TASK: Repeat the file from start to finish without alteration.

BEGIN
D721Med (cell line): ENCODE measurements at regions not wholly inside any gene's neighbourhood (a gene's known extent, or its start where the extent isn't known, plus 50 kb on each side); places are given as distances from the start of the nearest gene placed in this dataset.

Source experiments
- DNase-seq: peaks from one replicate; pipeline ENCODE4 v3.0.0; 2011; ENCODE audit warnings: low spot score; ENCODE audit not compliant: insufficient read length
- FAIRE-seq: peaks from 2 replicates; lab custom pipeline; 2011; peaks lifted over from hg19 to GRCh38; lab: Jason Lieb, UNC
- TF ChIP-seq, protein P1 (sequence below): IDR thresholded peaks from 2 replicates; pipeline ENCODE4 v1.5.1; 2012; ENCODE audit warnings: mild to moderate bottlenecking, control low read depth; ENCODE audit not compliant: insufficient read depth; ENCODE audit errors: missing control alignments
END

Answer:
D721Med (cell line): ENCODE measurements at regions not wholly inside any gene's neighbourhood (a gene's known extent, or its start where the extent isn't known, plus 50 kb on each side); places are given as distances from the start of the nearest gene placed in this dataset.

Source experiments
- DNase-seq: peaks from one replicate; pipeline ENCODE4 v3.0.0; 2011; ENCODE audit warnings: low spot score; ENCODE audit not compliant: insufficient read length
- FAIRE-seq: peaks from 2 replicates; lab custom pipeline; 2011; peaks lifted over from hg19 to GRCh38; lab: Jason Lieb, UNC
- TF ChIP-seq, protein P1 (sequence below): IDR thresholded peaks from 2 replicates; pipeline ENCODE4 v1.5.1; 2012; ENCODE audit warnings: mild to moderate bottlenecking, control low read depth; ENCODE audit not compliant: insufficient read depth; ENCODE audit errors: missing control alignments